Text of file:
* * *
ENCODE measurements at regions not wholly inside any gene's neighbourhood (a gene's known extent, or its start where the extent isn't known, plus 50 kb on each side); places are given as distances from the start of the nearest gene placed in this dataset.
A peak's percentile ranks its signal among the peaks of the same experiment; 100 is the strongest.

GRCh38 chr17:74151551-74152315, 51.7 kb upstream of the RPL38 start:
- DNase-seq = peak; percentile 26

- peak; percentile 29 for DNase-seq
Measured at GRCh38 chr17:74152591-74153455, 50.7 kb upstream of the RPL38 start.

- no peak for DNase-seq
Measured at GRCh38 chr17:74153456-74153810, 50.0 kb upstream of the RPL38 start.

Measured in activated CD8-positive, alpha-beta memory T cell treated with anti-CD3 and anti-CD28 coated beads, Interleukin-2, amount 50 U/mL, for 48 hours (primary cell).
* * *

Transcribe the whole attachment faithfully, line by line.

ENCODE measurements at regions not wholly inside any gene's neighbourhood (a gene's known extent, or its start where the extent isn't known, plus 50 kb on each side); places are given as distances from the start of the nearest gene placed in this dataset.
A peak's percentile ranks its signal among the peaks of the same experiment; 100 is the strongest.

GRCh38 chr17:74151551-74152315, 51.7 kb upstream of the RPL38 start:
- DNase-seq = peak; percentile 26

- peak; percentile 29 for DNase-seq
Measured at GRCh38 chr17:74152591-74153455, 50.7 kb upstream of the RPL38 start.

- no peak for DNase-seq
Measured at GRCh38 chr17:74153456-74153810, 50.0 kb upstream of the RPL38 start.

Measured in activated CD8-positive, alpha-beta memory T cell treated with anti-CD3 and anti-CD28 coated beads, Interleukin-2, amount 50 U/mL, for 48 hours (primary cell).